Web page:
Engie delayed its decision to sign a 20-year, $7-billion supply contract with NextDecade’s 27-mtpa Rio Grande LNG (RGLNG) project in Brownsville, Texas, following emission concerns from the French government. France has a 23.6% stake in Engie, which informed Reuters its board decided on 30 September it would give itself more time to study the contract, which “required a more detailed examination”. The supply deal would run until 2045, with exports expected in 2026. NextDecade did not address the matter, but already has plans in place to reduce emissions. The company said in July the project would utilize five LNG trains instead of its original plan for six.
The coronavirus crisis had a devastating effect on oil-company revenues, but it’s posed a tough human-resources problem too: how to keep workers safe on cramped rigs at sea where social-distancing is impossible. Many operators have found an answer in technology—specifically, digital twins. These interactive 3D simulations of oil platforms and plants allow engineers to avoid toiling for weeks in the sweaty, close confines of a wind-battered rig, instead gaining virtual access from home. Digital twins aren’t a new idea, but advances in computing—and widespread coronavirus restrictions—have helped them go mainstream in the oil industry, where the pandemic has swept through teams of engineers working elbow-to-elbow offshore. The North Sea has seen multiple cases of coronavirus among rig workers.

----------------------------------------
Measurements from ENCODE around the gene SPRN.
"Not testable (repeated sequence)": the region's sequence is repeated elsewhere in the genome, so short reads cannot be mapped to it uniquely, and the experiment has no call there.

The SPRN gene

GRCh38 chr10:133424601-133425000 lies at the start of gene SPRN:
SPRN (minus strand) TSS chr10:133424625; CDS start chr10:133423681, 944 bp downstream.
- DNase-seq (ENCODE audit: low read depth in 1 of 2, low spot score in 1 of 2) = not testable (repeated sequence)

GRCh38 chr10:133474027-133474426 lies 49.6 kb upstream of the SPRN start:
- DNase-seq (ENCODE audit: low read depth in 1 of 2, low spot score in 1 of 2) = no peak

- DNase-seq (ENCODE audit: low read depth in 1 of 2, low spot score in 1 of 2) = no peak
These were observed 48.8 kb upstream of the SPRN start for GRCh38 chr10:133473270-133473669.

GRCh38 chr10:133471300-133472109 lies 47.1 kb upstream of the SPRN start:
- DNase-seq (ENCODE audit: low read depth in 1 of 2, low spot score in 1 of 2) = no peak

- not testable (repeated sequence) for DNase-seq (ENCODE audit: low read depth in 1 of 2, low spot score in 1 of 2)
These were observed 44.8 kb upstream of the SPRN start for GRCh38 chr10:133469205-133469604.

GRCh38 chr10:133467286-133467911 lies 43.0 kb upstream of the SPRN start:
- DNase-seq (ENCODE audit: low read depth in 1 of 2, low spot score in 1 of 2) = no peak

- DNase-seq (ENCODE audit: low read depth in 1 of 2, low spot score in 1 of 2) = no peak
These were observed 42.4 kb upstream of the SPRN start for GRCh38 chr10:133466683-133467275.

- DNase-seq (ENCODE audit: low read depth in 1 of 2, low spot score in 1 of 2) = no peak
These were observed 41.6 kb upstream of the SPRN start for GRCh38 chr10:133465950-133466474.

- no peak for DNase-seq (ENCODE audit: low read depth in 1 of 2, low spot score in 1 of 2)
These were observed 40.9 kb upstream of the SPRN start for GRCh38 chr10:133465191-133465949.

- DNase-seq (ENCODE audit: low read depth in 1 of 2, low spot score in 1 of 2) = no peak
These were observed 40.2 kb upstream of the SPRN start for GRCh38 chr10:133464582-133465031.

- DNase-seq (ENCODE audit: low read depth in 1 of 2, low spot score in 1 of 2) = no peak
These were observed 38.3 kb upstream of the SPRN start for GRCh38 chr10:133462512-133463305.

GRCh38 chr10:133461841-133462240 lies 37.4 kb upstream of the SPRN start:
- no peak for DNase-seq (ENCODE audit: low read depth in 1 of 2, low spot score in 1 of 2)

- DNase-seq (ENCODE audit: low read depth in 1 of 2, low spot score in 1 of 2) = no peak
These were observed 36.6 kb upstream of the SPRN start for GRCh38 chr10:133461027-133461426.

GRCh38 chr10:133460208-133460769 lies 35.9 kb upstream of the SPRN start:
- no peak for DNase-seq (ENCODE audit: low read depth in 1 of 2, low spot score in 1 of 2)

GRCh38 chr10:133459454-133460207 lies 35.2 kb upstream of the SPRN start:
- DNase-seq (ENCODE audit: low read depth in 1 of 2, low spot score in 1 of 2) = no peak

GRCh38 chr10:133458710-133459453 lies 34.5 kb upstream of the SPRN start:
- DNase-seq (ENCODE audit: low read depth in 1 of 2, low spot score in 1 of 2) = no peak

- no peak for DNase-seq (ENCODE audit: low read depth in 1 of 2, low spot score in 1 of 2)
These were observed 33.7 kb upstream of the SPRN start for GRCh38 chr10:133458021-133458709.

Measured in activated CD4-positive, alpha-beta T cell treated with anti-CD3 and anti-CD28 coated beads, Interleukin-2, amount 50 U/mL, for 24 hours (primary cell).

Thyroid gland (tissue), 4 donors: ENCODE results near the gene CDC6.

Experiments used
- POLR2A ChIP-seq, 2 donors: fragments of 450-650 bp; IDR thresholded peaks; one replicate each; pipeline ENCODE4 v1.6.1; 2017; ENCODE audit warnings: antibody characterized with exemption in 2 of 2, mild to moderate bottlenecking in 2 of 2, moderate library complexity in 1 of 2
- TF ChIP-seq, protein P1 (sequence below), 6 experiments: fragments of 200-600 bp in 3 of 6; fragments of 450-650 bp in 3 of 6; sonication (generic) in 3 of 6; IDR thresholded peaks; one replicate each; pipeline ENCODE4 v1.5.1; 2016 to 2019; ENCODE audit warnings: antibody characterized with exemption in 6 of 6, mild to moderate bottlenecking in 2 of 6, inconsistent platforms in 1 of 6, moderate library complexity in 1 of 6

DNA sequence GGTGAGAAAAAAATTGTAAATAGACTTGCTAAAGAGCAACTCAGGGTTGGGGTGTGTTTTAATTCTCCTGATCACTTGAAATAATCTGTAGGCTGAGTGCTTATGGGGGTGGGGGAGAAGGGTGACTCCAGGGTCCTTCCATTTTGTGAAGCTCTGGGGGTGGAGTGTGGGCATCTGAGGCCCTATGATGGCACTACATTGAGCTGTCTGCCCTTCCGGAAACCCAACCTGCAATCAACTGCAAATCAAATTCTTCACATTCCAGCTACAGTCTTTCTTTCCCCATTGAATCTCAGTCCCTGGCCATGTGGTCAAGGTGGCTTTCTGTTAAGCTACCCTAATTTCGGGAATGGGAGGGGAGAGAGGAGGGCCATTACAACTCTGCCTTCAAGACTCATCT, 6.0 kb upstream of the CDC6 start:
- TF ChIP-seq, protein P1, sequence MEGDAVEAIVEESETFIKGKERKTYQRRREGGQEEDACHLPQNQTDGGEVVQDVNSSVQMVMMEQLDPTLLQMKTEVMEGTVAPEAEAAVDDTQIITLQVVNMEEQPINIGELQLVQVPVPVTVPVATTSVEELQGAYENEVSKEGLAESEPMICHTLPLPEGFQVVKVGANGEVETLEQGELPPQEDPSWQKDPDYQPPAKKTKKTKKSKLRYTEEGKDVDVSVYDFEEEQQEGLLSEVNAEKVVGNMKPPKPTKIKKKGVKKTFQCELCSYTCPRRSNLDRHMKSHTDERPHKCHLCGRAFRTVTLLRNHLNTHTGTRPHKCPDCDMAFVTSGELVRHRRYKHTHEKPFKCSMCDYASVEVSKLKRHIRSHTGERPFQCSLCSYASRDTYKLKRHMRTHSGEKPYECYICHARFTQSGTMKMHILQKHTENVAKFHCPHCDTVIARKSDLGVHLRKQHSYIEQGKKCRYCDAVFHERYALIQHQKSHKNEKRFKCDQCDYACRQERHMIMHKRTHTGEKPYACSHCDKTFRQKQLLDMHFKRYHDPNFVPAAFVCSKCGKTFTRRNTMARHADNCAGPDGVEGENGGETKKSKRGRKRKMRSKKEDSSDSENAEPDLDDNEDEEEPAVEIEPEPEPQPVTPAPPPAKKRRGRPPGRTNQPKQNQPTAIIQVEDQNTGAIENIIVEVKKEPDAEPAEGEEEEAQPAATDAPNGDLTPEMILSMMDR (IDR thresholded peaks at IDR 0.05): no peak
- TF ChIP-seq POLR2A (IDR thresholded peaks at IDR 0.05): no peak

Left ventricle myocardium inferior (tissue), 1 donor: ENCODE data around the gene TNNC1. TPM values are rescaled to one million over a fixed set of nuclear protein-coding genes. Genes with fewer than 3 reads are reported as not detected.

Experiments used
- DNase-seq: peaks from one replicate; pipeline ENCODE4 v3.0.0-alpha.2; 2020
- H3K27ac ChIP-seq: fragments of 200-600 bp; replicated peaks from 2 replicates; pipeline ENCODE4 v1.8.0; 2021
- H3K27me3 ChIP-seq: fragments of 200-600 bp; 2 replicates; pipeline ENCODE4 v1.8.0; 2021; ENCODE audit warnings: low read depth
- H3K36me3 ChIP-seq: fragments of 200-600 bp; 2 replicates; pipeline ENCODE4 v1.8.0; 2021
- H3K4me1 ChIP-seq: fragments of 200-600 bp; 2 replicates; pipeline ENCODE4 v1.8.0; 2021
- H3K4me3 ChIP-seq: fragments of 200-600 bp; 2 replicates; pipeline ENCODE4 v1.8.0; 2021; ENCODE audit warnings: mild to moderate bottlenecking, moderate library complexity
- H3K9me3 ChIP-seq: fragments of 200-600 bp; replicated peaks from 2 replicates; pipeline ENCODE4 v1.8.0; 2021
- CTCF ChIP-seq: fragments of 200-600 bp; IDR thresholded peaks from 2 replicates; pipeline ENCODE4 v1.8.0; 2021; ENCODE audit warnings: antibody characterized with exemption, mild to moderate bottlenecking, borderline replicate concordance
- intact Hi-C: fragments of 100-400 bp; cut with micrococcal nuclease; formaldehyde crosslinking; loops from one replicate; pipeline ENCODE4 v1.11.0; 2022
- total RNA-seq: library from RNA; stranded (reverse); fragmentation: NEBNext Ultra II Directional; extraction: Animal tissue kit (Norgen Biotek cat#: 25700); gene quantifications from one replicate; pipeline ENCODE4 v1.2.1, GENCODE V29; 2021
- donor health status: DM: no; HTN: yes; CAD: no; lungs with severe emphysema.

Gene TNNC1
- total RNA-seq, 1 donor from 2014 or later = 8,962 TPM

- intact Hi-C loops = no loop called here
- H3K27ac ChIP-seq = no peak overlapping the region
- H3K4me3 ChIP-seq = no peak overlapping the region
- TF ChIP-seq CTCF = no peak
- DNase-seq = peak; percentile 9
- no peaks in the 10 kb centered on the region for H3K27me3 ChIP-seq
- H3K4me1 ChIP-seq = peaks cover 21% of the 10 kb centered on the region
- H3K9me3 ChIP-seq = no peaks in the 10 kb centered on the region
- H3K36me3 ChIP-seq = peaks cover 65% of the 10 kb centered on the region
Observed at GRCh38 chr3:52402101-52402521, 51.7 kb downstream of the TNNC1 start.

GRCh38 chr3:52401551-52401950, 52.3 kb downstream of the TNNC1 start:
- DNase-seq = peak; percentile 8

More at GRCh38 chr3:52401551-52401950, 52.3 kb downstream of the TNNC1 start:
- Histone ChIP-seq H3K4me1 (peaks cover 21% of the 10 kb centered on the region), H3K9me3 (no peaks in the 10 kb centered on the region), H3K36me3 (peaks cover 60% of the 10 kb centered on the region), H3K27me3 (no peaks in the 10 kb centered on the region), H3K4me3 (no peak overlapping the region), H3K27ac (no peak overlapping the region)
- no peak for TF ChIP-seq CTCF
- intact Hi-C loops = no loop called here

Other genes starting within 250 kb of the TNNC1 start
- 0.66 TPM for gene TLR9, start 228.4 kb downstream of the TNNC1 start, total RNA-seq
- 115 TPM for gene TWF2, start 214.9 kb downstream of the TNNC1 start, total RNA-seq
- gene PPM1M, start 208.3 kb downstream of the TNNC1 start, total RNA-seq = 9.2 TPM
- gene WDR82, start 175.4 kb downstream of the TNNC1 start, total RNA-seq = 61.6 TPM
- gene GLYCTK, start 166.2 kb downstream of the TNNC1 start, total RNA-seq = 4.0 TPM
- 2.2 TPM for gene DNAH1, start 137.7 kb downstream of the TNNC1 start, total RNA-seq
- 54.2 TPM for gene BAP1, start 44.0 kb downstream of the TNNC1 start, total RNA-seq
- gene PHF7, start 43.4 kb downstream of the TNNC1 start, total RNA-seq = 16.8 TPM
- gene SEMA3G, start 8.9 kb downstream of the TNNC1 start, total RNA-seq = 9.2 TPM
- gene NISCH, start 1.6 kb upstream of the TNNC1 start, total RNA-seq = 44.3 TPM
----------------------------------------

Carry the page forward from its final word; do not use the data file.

Kazazabrang Elijah Dauda was born in the beautiful city of Kaduna in Nigeria and began his formal education in De Kapital in Bwari, Abuja Nigeria before concluding primary education in Faith Foundation Nursery and Primary School, Kubwa, Abuja. He did very well in his National common entrance examination, which got him a scholarship to study in The school for the Gifted Child, Gwagwalada, Abuja in 2005 where he studied there for 2 years, but due to the lack of spiritual growth his parents transferred him to Baptist High School, Jos, which played a very vital and pivotal role in his life and subsequently graduated in 2012, then he got admitted to Ahmadu Bello University, Zaria to study Chemical Engineering. He excelled in that school and thus was awarded a scholarship to study Petroleum Engineering in Kazan, Russia in 2014 graduating in 2019 but due to tough financial circumstances in his family he had to go back home to support his family in 2019, which led to him taking an academic break and thus forfeiting one year of his scholarship which led to him applying for the Imomoh scholarship. He is now back in Russia to complete his studies and is very grateful for this opportunity.